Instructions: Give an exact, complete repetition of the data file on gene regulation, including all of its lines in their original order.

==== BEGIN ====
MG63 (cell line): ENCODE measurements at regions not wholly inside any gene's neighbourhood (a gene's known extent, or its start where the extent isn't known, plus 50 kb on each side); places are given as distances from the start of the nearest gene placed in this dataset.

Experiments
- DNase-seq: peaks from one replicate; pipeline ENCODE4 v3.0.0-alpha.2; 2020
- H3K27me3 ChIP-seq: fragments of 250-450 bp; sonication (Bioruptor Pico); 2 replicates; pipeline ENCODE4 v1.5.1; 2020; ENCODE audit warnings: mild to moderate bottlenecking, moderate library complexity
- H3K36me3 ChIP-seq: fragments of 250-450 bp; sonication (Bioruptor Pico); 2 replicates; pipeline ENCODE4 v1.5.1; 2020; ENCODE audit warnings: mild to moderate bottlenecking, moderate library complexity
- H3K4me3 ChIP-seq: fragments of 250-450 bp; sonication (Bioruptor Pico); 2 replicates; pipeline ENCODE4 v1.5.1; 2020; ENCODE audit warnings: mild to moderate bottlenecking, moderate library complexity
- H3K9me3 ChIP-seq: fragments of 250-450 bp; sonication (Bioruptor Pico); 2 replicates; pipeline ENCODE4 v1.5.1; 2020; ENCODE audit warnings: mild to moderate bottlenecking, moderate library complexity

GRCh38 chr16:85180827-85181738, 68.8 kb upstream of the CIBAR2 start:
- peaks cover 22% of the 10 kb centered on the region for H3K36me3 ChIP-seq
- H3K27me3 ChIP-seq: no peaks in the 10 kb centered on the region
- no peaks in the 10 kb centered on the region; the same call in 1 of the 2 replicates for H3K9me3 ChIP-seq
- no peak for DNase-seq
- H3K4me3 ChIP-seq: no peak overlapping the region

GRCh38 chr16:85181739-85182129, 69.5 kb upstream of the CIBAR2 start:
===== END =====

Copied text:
MG63 (cell line): ENCODE measurements at regions not wholly inside any gene's neighbourhood (a gene's known extent, or its start where the extent isn't known, plus 50 kb on each side); places are given as distances from the start of the nearest gene placed in this dataset.

Experiments
- DNase-seq: peaks from one replicate; pipeline ENCODE4 v3.0.0-alpha.2; 2020
- H3K27me3 ChIP-seq: fragments of 250-450 bp; sonication (Bioruptor Pico); 2 replicates; pipeline ENCODE4 v1.5.1; 2020; ENCODE audit warnings: mild to moderate bottlenecking, moderate library complexity
- H3K36me3 ChIP-seq: fragments of 250-450 bp; sonication (Bioruptor Pico); 2 replicates; pipeline ENCODE4 v1.5.1; 2020; ENCODE audit warnings: mild to moderate bottlenecking, moderate library complexity
- H3K4me3 ChIP-seq: fragments of 250-450 bp; sonication (Bioruptor Pico); 2 replicates; pipeline ENCODE4 v1.5.1; 2020; ENCODE audit warnings: mild to moderate bottlenecking, moderate library complexity
- H3K9me3 ChIP-seq: fragments of 250-450 bp; sonication (Bioruptor Pico); 2 replicates; pipeline ENCODE4 v1.5.1; 2020; ENCODE audit warnings: mild to moderate bottlenecking, moderate library complexity

GRCh38 chr16:85180827-85181738, 68.8 kb upstream of the CIBAR2 start:
- peaks cover 22% of the 10 kb centered on the region for H3K36me3 ChIP-seq
- H3K27me3 ChIP-seq: no peaks in the 10 kb centered on the region
- no peaks in the 10 kb centered on the region; the same call in 1 of the 2 replicates for H3K9me3 ChIP-seq
- no peak for DNase-seq
- H3K4me3 ChIP-seq: no peak overlapping the region

GRCh38 chr16:85181739-85182129, 69.5 kb upstream of the CIBAR2 start: